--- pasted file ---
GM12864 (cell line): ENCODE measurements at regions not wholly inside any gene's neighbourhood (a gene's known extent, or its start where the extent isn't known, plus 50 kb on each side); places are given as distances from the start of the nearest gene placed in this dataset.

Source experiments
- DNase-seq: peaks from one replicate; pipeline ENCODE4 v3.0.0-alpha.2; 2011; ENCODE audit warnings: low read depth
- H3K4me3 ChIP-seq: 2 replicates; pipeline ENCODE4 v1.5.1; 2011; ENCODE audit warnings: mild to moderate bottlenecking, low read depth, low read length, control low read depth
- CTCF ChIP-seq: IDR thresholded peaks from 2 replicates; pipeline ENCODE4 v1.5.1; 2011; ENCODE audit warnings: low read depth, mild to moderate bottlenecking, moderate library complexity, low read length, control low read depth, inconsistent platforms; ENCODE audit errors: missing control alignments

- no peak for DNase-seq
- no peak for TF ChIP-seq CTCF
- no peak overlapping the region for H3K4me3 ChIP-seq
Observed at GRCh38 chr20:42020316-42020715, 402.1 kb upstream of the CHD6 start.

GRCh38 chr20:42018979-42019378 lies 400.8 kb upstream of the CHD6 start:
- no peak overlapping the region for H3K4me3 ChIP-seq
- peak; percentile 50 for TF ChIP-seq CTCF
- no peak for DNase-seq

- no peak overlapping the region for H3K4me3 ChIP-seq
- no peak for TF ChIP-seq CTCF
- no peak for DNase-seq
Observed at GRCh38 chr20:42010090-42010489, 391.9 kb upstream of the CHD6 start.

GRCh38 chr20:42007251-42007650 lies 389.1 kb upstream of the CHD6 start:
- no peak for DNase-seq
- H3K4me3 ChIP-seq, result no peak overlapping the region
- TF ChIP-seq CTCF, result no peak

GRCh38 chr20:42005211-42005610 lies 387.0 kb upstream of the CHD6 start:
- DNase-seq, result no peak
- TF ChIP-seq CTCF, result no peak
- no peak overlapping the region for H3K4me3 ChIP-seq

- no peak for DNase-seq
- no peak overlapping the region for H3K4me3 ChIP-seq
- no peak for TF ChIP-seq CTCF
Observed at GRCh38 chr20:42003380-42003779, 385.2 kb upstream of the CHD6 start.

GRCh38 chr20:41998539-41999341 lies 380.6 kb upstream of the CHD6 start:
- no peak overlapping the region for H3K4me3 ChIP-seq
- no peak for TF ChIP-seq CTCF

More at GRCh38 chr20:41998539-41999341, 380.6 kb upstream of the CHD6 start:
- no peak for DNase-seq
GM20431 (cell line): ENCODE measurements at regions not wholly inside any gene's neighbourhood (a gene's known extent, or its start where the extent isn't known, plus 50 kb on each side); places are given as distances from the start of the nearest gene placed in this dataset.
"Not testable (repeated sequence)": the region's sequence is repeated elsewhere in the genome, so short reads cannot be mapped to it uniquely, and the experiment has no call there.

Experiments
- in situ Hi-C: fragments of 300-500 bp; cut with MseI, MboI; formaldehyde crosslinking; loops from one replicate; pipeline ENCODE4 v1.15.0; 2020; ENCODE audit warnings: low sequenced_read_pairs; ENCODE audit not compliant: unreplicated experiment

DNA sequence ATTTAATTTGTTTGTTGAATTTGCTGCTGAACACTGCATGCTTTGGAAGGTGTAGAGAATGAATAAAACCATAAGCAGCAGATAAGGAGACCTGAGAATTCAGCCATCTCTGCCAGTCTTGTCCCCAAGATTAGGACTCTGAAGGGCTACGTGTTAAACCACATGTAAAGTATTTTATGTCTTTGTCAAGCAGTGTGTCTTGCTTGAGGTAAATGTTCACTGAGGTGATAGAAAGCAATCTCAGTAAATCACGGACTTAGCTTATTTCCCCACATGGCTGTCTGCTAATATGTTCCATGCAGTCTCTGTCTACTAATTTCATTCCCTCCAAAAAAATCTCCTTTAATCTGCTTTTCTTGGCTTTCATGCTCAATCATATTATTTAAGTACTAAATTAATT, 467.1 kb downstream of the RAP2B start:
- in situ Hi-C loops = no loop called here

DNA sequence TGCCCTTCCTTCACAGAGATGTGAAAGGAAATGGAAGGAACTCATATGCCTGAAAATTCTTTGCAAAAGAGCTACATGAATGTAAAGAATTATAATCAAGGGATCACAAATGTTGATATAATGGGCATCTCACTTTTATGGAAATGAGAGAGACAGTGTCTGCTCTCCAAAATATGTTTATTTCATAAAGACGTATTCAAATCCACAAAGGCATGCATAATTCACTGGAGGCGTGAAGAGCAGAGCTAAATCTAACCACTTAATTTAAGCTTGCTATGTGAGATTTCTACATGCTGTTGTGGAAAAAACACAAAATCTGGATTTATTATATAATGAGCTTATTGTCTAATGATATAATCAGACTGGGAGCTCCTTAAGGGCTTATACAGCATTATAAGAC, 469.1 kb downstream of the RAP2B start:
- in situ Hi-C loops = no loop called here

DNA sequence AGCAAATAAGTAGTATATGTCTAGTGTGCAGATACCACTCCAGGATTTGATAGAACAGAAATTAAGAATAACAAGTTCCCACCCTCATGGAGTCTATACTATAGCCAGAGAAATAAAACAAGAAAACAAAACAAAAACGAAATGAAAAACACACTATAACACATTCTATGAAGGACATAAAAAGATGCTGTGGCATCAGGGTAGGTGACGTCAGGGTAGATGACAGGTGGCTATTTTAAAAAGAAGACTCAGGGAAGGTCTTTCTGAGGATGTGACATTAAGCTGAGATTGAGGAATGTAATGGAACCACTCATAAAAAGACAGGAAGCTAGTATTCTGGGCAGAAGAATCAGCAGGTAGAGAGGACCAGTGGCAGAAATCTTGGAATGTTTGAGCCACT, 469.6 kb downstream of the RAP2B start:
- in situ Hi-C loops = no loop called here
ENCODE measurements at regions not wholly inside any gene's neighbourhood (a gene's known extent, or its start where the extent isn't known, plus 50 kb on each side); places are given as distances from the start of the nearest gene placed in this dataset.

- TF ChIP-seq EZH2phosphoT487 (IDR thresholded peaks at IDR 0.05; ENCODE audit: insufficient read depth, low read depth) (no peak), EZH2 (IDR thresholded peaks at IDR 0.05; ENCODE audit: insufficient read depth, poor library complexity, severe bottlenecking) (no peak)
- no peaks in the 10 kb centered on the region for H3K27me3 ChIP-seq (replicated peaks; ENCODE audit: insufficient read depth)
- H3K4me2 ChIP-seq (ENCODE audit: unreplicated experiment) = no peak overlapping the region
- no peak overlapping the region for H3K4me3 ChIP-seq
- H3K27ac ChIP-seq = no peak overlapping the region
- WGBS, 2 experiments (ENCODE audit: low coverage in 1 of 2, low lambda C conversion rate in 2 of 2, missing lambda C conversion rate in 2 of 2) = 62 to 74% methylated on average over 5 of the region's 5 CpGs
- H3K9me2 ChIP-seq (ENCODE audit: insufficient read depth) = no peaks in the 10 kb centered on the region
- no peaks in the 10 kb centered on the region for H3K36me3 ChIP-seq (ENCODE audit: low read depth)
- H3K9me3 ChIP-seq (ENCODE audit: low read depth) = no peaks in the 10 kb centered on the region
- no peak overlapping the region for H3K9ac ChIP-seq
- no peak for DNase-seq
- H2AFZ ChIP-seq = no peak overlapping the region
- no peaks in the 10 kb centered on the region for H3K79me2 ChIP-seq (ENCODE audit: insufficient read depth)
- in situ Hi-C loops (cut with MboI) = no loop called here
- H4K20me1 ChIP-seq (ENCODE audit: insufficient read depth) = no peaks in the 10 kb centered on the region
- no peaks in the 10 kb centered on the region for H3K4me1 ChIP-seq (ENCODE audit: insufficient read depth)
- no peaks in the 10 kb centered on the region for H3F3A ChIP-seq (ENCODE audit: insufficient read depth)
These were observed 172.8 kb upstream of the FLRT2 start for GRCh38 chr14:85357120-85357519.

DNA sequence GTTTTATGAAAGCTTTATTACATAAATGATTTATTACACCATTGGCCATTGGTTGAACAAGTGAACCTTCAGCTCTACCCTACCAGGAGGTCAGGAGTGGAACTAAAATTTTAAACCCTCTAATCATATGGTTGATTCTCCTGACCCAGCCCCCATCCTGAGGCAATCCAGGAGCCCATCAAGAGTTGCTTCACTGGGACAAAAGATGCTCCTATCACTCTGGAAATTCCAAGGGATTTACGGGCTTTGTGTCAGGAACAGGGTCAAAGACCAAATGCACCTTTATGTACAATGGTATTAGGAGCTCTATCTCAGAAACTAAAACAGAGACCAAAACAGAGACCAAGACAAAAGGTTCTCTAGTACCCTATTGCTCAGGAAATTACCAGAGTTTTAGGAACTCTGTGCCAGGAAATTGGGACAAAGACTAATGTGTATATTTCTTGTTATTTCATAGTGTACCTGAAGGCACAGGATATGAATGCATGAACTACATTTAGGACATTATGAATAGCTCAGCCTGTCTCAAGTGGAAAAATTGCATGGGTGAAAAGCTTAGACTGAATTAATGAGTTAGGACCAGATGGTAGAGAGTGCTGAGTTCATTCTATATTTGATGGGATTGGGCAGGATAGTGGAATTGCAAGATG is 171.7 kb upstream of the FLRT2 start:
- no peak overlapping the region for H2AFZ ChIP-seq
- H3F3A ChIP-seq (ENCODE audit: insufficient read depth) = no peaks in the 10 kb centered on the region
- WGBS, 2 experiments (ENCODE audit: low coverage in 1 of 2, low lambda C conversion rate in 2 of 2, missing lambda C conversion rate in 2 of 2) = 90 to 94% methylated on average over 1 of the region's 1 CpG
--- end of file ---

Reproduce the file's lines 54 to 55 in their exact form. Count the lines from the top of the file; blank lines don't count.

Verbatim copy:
- H3K9me3 ChIP-seq (ENCODE audit: low read depth) = no peaks in the 10 kb centered on the region
- no peak overlapping the region for H3K9ac ChIP-seq